The applicant, who was the mother and committee of the ward, sought directions from the court as to the proper care and treatment of the ward. It was submitted on behalf of the applicant that by virtue of Article 41, s. 1, of the Constitution, it was the family's prerogative, acting bona fide in the interests of the ward, to decide whether the medical treatment being afforded to the ward should be withdrawn and that their decision was binding on the court as being made in pursuance of the family's inalienable and imprescriptible rights guaranteed under the Constitution.

It was submitted on behalf of the guardian ad litem and the Attorney General that it was for the court to decide all matters relating to a ward of court, not for the family or the carers, as by virtue of Article 40, s. 3, of the Constitution, the right to life was pre-eminent and all other fundamental rights must give way to it. Counsel on behalf of the institution where the ward was being cared for and treated submitted that as the ward had limited cognitive functions and was not in a persistent vegetative state nor terminally ill, the treatment being afforded to the ward should continue to prolong her life. It was submitted that the care and treatment was being administered in accordance with the ward's constitutional rights and was not intrusive or burdensome to the ward.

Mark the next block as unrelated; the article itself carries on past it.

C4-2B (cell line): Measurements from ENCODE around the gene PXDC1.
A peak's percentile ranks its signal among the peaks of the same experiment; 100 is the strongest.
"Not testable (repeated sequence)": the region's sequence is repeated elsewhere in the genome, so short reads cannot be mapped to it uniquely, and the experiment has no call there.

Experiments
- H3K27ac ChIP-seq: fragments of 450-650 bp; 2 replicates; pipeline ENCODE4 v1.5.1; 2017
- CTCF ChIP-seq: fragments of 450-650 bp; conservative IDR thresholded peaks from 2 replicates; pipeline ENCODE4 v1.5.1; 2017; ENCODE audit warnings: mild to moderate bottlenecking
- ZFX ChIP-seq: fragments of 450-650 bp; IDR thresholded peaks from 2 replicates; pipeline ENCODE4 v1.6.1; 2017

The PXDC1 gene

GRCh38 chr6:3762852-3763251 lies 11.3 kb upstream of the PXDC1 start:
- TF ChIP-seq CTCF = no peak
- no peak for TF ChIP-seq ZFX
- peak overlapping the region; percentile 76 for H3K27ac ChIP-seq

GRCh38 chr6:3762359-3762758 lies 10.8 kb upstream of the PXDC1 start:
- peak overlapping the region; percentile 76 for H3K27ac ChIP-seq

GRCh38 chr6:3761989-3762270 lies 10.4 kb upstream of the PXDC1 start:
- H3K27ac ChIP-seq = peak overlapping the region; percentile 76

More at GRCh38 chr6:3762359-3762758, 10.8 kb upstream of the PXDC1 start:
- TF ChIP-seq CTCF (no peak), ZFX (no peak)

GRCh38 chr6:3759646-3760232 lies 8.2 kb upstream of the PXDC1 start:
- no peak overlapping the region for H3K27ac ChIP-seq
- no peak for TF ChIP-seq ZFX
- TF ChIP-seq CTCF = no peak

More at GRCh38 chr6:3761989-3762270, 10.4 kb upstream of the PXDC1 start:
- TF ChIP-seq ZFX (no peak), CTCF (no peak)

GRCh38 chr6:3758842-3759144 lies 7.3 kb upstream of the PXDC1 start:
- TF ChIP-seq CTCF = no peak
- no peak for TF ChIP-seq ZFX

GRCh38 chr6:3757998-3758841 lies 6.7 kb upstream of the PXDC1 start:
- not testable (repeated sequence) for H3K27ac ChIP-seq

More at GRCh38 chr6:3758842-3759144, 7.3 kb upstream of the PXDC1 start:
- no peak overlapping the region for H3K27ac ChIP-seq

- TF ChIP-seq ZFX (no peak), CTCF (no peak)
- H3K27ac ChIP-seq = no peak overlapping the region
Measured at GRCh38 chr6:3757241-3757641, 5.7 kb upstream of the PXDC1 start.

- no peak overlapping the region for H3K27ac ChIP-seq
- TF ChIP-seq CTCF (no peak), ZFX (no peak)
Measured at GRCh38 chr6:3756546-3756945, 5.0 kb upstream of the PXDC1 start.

Held by Lynch J., in granting the relief sought by the applicant and in holding that the withdrawal of medical treatment was lawful, 1, that the ward was not fully in a persistent vegetative state but was nearly so and had minimal cognitive capacity.

2. That the standard of proof to be applied was that the evidence should be clear and convincing.

3. That as the ward was a ward of court, it was for the Court to decide all matters relating to the ward by virtue of the jurisdiction conferred on the Court, although the views of the family and carers were factors to be taken into consideration.

In re D. [1987] I.R. 449 followed.

4. That in determining the matter the Court was exercising the parens patriaejurisdiction which had been formerly exercised by the Lord Chancellors of Ireland prior to 1922 and which was now vested in the President of the High Court or, at his discretion, in an ordinary member of the High Court.

5. That although the State had an interest in preserving life this interest was not absolute in the sense that life must be preserved and prolonged at all costs and no matter what the circumstances.